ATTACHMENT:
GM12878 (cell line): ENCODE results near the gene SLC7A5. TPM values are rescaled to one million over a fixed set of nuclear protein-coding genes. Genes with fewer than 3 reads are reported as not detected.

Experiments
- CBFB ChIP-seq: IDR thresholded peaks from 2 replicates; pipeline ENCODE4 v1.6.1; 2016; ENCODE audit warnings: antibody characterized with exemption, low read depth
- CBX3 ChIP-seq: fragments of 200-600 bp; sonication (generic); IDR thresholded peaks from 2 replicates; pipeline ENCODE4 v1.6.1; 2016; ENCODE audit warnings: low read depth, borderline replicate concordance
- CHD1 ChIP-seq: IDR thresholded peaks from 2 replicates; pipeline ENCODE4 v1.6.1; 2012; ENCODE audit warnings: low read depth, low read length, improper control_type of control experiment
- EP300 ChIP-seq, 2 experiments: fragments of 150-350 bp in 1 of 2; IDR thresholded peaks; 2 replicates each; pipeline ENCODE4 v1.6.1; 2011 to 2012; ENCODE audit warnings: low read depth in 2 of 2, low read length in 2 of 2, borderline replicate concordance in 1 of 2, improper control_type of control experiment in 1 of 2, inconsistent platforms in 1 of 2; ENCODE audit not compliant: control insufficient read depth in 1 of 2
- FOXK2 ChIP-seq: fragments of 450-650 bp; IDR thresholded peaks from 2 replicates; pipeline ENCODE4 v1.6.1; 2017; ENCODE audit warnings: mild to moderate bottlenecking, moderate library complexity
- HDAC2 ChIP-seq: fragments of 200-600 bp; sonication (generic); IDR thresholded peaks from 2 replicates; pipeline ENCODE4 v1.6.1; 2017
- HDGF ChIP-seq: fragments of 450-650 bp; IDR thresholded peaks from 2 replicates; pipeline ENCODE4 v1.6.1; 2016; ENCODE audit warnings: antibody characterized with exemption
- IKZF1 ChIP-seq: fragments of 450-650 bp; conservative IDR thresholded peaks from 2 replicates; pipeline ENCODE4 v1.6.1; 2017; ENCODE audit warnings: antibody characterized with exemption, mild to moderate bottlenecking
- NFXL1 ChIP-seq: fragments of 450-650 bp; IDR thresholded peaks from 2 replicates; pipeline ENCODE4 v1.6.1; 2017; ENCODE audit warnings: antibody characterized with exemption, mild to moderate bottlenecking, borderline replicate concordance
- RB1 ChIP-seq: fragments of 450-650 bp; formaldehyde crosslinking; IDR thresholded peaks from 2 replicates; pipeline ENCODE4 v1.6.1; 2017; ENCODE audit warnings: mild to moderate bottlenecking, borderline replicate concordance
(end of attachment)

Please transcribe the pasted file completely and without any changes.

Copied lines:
GM12878 (cell line): ENCODE results near the gene SLC7A5. TPM values are rescaled to one million over a fixed set of nuclear protein-coding genes. Genes with fewer than 3 reads are reported as not detected.

Experiments
- CBFB ChIP-seq: IDR thresholded peaks from 2 replicates; pipeline ENCODE4 v1.6.1; 2016; ENCODE audit warnings: antibody characterized with exemption, low read depth
- CBX3 ChIP-seq: fragments of 200-600 bp; sonication (generic); IDR thresholded peaks from 2 replicates; pipeline ENCODE4 v1.6.1; 2016; ENCODE audit warnings: low read depth, borderline replicate concordance
- CHD1 ChIP-seq: IDR thresholded peaks from 2 replicates; pipeline ENCODE4 v1.6.1; 2012; ENCODE audit warnings: low read depth, low read length, improper control_type of control experiment
- EP300 ChIP-seq, 2 experiments: fragments of 150-350 bp in 1 of 2; IDR thresholded peaks; 2 replicates each; pipeline ENCODE4 v1.6.1; 2011 to 2012; ENCODE audit warnings: low read depth in 2 of 2, low read length in 2 of 2, borderline replicate concordance in 1 of 2, improper control_type of control experiment in 1 of 2, inconsistent platforms in 1 of 2; ENCODE audit not compliant: control insufficient read depth in 1 of 2
- FOXK2 ChIP-seq: fragments of 450-650 bp; IDR thresholded peaks from 2 replicates; pipeline ENCODE4 v1.6.1; 2017; ENCODE audit warnings: mild to moderate bottlenecking, moderate library complexity
- HDAC2 ChIP-seq: fragments of 200-600 bp; sonication (generic); IDR thresholded peaks from 2 replicates; pipeline ENCODE4 v1.6.1; 2017
- HDGF ChIP-seq: fragments of 450-650 bp; IDR thresholded peaks from 2 replicates; pipeline ENCODE4 v1.6.1; 2016; ENCODE audit warnings: antibody characterized with exemption
- IKZF1 ChIP-seq: fragments of 450-650 bp; conservative IDR thresholded peaks from 2 replicates; pipeline ENCODE4 v1.6.1; 2017; ENCODE audit warnings: antibody characterized with exemption, mild to moderate bottlenecking
- NFXL1 ChIP-seq: fragments of 450-650 bp; IDR thresholded peaks from 2 replicates; pipeline ENCODE4 v1.6.1; 2017; ENCODE audit warnings: antibody characterized with exemption, mild to moderate bottlenecking, borderline replicate concordance
- RB1 ChIP-seq: fragments of 450-650 bp; formaldehyde crosslinking; IDR thresholded peaks from 2 replicates; pipeline ENCODE4 v1.6.1; 2017; ENCODE audit warnings: mild to moderate bottlenecking, borderline replicate concordance